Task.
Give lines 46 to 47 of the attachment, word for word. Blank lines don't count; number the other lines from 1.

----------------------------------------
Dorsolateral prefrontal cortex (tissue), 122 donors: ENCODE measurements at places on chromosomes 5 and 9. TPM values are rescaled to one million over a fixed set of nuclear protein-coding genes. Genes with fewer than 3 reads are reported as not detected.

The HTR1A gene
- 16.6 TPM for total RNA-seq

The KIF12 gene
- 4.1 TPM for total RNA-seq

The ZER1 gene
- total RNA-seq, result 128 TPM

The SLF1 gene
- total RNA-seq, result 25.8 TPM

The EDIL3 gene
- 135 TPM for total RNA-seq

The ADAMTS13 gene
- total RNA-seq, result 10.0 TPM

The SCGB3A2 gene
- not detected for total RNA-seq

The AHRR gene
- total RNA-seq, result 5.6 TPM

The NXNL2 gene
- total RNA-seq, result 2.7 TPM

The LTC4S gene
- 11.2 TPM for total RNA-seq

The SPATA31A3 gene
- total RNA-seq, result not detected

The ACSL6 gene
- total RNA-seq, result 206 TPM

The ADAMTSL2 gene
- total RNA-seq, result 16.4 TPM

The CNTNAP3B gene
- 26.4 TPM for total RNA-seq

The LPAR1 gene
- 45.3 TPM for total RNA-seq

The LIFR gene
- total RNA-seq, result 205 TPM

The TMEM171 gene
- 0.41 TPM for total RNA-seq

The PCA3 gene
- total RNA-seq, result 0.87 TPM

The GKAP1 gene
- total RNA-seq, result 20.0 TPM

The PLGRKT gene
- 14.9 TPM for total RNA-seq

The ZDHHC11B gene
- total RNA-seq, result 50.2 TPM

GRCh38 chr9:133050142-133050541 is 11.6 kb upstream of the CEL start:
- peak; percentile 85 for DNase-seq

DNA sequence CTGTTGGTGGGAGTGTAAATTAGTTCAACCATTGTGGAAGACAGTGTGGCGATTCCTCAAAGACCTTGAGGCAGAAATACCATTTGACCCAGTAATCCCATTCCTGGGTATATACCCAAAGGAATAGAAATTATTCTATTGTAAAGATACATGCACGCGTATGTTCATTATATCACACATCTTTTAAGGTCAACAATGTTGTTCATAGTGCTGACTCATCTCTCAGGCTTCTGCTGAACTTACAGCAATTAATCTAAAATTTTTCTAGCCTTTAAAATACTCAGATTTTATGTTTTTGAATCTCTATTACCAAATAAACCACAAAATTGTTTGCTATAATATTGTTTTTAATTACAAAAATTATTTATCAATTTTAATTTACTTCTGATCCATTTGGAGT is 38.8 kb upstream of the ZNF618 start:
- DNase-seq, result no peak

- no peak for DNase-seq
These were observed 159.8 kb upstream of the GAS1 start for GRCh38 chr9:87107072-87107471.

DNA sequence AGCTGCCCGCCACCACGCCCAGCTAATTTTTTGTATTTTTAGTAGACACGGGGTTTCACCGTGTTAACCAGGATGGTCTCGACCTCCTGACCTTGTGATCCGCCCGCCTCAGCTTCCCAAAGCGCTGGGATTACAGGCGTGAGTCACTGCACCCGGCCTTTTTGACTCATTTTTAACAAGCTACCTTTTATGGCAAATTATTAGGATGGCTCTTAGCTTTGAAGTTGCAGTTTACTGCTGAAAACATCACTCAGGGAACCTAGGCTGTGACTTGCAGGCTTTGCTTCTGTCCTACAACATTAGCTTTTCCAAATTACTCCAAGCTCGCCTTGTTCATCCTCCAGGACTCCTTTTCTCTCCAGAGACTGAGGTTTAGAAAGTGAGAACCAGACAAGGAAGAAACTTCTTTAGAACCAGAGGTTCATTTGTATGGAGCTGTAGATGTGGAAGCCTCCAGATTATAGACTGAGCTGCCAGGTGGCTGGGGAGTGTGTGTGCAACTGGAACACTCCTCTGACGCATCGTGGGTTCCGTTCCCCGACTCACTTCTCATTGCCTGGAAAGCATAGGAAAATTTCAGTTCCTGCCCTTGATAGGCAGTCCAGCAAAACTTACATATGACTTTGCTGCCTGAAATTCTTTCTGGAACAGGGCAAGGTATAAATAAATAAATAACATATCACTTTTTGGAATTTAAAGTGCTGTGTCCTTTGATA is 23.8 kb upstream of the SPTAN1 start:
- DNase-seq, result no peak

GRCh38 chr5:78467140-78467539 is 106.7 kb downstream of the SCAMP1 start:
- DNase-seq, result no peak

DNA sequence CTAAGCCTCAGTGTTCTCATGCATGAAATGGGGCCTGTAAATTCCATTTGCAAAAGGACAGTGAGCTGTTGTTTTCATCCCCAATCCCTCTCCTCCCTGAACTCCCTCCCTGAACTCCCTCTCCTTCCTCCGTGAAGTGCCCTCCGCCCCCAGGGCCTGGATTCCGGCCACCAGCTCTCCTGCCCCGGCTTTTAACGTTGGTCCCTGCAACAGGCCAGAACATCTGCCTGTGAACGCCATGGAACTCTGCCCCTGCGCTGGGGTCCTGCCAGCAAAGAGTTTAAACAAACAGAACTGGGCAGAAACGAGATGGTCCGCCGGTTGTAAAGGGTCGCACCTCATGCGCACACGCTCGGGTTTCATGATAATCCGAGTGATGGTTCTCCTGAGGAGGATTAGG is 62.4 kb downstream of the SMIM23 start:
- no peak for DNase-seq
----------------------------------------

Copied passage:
DNA sequence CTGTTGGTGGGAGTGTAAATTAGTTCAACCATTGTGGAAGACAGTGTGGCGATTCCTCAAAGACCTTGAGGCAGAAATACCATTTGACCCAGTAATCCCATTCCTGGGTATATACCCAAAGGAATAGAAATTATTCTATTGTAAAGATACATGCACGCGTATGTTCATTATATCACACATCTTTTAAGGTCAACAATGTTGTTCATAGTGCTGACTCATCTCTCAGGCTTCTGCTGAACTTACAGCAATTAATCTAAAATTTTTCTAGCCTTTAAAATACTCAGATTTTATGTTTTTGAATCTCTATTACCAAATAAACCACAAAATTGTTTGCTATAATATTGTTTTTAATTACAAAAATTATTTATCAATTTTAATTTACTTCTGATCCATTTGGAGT is 38.8 kb upstream of the ZNF618 start:
- DNase-seq, result no peak